Return to Transcripts main page


FBI Mounts Global Hunt For Man In ISIS Video; Border City About To Fall To ISIS; "7th Heaven" Dad Investigated for Child Molestation; Terror Plot Thwarted, 4 Men Arrested; Endangering Public Health Charges Against Dallas Ebola Patients Considered

Aired October 7, 2014 - 19:00   ET


ERIN BURNETT, CNN HOST: OUTFRONT tonight, breaking news, the FBI issuing an all-out alert for an English speaking terrorist seen in an ISIS video slaughtering Syrians. Is he American?

Plus tonight, new ISIS video, militants aspiring on a key town, on the border of Syria and Turkey, the city could fall to ISIS within hours. But sparking fears of a massacre tonight.

And he was a beloved TV dad, now actor, Steven Collins of "7th's Heaven" facing accusations of child molestation. Let's go OUTFRONT.

Good evening. I'm Erin Burnett. And OUTFRONT tonight, the breaking news, the FBI in an all-out push to identify a masked terrorist seen in an ISIS video apparently carrying out a mass shooting. He speaks perfect English and the FBI wants the public's help to find him.

Find him before, they say, he will return to North America, possibly to execute an attack. This as a new ISIS video shows militants getting even closer to capturing a crucial border town.

We've been telling you about this town. It is called Kobani. Coalition war planes pounded ISIS targets with multiple airstrikes around Kobani through the day and the night.

They have been the most effective so far, but it is perhaps much too little too late. There are fears of massacre if ISIS takes the town where 12,000 people are trapped tonight.

We want to begin our coverage tonight now with our justice correspondent, Pamela Brown, though, on the FBI's global manhunt. Pamela, this is a big step. We know he spoke English, but now this is much more specific and they are asking for public's help.

PAMELA BROWN, CNN JUSTICE CORRESPONDENT: Yes, it's really an extraordinary step here, Erin, by the FBI. It is turning to public for help now after weeks of trying to figure out the identity of this ISIS terrorist.

A law enforcement source tells me he could be an American and this reflects the concern in the intelligence community of not knowing Americans who are fighting or want to fight with ISIS.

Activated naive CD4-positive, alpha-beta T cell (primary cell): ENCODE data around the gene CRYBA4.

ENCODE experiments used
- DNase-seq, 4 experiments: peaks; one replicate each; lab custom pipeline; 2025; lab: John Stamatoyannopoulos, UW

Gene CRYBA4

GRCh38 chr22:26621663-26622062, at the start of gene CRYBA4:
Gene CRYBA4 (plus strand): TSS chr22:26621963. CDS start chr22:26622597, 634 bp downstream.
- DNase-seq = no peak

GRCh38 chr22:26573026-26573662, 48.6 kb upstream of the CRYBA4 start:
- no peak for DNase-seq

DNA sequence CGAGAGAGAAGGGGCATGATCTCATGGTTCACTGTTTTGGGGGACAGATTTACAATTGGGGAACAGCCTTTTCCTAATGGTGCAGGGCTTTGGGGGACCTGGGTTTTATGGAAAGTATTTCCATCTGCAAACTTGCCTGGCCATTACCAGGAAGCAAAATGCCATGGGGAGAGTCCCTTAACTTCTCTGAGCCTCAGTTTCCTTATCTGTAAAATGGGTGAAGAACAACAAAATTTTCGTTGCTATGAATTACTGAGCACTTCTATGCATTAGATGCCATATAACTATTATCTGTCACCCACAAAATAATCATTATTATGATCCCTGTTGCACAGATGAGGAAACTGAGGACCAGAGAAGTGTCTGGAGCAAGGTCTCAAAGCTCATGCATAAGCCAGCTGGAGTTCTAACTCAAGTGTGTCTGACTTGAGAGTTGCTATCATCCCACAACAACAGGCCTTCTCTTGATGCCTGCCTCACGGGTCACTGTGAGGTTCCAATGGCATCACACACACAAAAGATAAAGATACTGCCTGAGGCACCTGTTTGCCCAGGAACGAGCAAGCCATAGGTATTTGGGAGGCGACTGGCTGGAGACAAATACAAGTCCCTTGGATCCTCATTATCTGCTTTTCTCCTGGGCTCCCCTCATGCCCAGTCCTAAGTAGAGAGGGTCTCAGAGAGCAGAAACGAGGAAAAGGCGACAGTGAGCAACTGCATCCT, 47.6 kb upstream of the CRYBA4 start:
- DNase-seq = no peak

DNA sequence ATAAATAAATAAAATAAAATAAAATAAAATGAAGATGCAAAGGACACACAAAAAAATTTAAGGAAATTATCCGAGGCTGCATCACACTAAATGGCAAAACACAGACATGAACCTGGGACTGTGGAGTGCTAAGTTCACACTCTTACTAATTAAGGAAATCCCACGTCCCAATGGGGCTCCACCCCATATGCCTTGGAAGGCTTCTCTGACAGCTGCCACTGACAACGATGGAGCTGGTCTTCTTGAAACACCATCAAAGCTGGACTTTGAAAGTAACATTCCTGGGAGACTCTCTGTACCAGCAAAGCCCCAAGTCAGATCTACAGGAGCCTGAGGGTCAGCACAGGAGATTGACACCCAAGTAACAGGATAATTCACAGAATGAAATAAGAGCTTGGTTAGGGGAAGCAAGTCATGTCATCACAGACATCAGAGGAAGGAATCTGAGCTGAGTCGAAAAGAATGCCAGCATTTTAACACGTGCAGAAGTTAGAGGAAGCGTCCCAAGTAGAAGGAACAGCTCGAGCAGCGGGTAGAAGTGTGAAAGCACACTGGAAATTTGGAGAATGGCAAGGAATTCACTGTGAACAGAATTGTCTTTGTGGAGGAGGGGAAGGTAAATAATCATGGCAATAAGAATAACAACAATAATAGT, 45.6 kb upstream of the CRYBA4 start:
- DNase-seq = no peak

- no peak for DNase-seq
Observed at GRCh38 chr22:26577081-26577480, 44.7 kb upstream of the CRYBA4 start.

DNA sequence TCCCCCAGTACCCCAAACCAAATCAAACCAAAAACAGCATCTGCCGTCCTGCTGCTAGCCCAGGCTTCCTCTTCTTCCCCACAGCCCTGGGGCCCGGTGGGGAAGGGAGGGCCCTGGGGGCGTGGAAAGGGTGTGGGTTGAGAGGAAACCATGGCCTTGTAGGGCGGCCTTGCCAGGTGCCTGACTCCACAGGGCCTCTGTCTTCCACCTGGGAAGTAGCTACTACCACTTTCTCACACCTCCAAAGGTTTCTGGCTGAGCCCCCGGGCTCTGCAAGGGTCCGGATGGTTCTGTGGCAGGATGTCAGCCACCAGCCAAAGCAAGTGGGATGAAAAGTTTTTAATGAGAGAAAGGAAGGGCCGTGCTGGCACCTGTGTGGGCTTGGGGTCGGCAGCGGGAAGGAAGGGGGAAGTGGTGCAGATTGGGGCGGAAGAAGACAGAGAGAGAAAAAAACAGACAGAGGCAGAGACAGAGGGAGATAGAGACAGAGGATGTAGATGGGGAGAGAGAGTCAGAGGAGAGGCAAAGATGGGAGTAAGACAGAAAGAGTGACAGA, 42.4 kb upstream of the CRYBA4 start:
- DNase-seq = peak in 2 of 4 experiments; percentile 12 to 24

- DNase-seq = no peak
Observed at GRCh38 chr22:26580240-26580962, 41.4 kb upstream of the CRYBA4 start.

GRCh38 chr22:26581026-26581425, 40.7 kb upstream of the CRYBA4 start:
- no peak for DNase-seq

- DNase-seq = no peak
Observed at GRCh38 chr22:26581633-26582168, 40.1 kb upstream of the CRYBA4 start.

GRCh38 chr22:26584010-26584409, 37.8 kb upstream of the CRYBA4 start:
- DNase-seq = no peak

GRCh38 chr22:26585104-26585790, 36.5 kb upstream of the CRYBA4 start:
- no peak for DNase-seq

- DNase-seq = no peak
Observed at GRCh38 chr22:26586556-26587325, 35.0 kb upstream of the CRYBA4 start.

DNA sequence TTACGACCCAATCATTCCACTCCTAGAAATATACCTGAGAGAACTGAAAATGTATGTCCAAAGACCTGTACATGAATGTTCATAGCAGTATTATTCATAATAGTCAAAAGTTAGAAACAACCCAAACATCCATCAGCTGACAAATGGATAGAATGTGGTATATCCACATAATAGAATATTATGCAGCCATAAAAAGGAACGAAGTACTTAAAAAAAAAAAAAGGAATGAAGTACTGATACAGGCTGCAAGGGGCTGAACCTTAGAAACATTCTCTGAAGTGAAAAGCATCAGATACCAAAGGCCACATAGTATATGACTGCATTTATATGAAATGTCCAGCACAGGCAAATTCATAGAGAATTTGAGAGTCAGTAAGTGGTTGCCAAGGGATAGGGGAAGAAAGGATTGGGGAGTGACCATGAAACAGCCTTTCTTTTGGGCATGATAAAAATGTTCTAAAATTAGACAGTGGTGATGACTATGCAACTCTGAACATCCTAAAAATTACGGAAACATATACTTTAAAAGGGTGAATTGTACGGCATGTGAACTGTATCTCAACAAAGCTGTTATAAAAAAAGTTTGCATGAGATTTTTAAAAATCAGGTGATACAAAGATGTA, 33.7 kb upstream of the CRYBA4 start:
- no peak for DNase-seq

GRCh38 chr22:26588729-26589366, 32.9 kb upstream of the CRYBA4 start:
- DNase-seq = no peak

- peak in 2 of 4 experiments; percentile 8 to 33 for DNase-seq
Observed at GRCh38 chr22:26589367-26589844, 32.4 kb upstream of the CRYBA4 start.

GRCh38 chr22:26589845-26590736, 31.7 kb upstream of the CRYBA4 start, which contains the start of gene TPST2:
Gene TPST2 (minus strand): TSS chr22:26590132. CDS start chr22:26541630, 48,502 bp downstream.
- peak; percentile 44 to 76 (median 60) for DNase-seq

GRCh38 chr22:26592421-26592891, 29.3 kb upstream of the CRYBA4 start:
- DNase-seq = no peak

(BEGIN VIDEOTAPE) UNIDENTIFIED MALE: We are the brothers that captured them.

BROWN (voice-over): Tonight, the FBI is asking for the public's help identifying this Jihadi speaking fluent English in an ISIS propaganda video. For weeks the FBI has been using facial recognition and voice analysis trying to trace his accent and comparing what to find to other Americans the intelligence community has been watching.

FBI Director James Comey told "60 Minutes," there are about a dozen Americans currently fighting in Syria, but he is even more worried about the Americans not currently on his radar.

JAMES COMEY, DIRECTOR, FBI: I don't know what I don't know.

BROWN: The effort is part of a broader public appeal by the FBI to identify Americans seeking to join Jihadist groups fighting overseas. It comes on the heels of a 19-year-old Chicago man arrested on Saturday. CNN has learned that Mohammed Khan wasn't on the FBI's radar until very recently.

UNIDENTIFIED MALE: Without this digital footprint, I don't think this young man would have come on our radar screen at all.

BROWN: The FBI says Khan was in contact with someone online. He was allegedly trying to help him get into Syria to fight with ISIS. When police arrested Khan at Chicago O'Hare's International Airport, FBI agents were simultaneously searching his house where Khan's family members refused to talk to reporters.

UNIDENTIFIED MALE: What should we know --

BROWN: Notebooks found inside Khan's home also indicated he paid $4,000 for a round trip ticket, flying from Chicago to Vienna, Austria and then into Istanbul, Turkey.

CULLY STIMSON, NATIONAL SECURITY EXPERT, THE HERITAGE FOUNDATION: It tells me probably that he was trying to evade being caught by purchasing a round trip ticket versus a single one-way ticket by spending more than the el-cheapo ticket you could get and also by not going direct so that he is more likely than not, not raising a red flag for intelligence services.


BROWN: And Khan is expected to be back in court for a detention hearing on Thursday. We have reached out to his attorney once again today and have not heard back -- Erin.

BURNETT: All right, Pam, thank you very much. And as Pam said, pretty stunning development that they are asking for the public's help on this urgently.

Now the new ISIS video showing terror fighters on a hill top overlooking again that crucial town of Kobani. ISIS fighters in the video say they will capture the city despite airstrikes. Jim Sciutto is OUTFRONT. And Jim, I guess, this comes down to the crucial question of the airstrikes because it seems they have been ineffective from stopping ISIS from gaining more ground.

But now U.S. officials are just saying, wait, that is not the whole point of the airstrikes? Is that really what they are saying?